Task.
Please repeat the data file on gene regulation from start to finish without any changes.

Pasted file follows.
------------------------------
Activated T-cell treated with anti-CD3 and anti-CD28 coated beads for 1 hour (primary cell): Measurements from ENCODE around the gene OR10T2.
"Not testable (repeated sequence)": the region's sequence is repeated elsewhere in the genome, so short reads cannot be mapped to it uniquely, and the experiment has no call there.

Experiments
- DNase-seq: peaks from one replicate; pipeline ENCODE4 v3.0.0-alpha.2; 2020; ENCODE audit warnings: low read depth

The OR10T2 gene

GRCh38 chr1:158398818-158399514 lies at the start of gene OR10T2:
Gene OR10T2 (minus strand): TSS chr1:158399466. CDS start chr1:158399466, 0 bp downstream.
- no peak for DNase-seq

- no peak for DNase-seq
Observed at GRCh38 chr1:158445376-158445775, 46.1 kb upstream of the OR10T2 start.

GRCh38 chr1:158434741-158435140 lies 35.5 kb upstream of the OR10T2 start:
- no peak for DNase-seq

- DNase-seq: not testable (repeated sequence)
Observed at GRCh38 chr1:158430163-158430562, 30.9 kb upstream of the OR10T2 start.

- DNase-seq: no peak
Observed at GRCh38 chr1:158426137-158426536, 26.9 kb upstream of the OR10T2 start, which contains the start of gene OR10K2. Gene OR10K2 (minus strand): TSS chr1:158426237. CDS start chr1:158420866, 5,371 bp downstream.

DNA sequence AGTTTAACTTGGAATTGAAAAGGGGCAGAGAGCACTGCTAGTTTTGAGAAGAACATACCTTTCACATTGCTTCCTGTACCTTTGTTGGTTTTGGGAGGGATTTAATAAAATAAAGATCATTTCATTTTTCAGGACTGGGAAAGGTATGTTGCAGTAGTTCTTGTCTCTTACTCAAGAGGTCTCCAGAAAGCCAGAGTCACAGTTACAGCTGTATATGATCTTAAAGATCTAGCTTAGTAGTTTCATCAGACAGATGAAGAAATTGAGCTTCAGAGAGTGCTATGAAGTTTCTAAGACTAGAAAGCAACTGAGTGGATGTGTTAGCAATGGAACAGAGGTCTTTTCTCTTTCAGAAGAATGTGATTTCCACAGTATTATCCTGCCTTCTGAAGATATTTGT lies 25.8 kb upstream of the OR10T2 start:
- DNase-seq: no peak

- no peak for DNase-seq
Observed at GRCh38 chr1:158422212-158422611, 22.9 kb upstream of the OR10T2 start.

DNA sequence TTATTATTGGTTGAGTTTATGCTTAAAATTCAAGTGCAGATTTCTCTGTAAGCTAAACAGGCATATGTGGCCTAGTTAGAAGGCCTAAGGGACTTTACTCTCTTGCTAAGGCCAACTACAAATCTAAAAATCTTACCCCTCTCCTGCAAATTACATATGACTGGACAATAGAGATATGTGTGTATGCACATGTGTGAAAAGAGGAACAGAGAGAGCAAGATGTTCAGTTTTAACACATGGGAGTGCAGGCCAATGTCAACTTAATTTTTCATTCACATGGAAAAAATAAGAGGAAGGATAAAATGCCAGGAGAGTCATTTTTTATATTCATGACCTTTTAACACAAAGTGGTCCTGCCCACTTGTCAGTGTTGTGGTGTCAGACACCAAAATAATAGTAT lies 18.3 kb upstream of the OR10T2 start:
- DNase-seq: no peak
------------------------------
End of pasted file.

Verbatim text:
Activated T-cell treated with anti-CD3 and anti-CD28 coated beads for 1 hour (primary cell): Measurements from ENCODE around the gene OR10T2.
"Not testable (repeated sequence)": the region's sequence is repeated elsewhere in the genome, so short reads cannot be mapped to it uniquely, and the experiment has no call there.

Experiments
- DNase-seq: peaks from one replicate; pipeline ENCODE4 v3.0.0-alpha.2; 2020; ENCODE audit warnings: low read depth

The OR10T2 gene

GRCh38 chr1:158398818-158399514 lies at the start of gene OR10T2:
Gene OR10T2 (minus strand): TSS chr1:158399466. CDS start chr1:158399466, 0 bp downstream.
- no peak for DNase-seq

- no peak for DNase-seq
Observed at GRCh38 chr1:158445376-158445775, 46.1 kb upstream of the OR10T2 start.

GRCh38 chr1:158434741-158435140 lies 35.5 kb upstream of the OR10T2 start:
- no peak for DNase-seq

- DNase-seq: not testable (repeated sequence)
Observed at GRCh38 chr1:158430163-158430562, 30.9 kb upstream of the OR10T2 start.

- DNase-seq: no peak
Observed at GRCh38 chr1:158426137-158426536, 26.9 kb upstream of the OR10T2 start, which contains the start of gene OR10K2. Gene OR10K2 (minus strand): TSS chr1:158426237. CDS start chr1:158420866, 5,371 bp downstream.

DNA sequence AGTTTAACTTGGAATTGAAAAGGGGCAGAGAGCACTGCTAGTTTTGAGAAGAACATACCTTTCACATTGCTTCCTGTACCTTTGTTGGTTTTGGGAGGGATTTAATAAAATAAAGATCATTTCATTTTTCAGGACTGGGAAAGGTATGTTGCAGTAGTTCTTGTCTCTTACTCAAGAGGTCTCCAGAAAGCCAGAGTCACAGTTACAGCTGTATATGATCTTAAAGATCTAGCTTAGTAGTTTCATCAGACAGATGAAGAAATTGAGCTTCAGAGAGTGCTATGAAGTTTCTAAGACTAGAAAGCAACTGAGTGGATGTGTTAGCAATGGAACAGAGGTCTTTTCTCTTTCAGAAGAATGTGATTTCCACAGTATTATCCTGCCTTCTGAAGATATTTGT lies 25.8 kb upstream of the OR10T2 start:
- DNase-seq: no peak

- no peak for DNase-seq
Observed at GRCh38 chr1:158422212-158422611, 22.9 kb upstream of the OR10T2 start.

DNA sequence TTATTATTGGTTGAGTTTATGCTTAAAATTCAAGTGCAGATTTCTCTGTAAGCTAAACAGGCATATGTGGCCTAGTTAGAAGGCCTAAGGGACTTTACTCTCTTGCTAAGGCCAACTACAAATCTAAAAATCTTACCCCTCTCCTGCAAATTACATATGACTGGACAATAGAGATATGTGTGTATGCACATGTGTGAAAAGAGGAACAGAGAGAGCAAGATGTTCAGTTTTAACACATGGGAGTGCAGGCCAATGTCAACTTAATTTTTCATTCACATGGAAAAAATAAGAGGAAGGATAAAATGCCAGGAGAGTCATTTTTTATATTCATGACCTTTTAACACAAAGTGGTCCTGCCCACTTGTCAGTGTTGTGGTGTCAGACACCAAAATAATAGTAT lies 18.3 kb upstream of the OR10T2 start:
- DNase-seq: no peak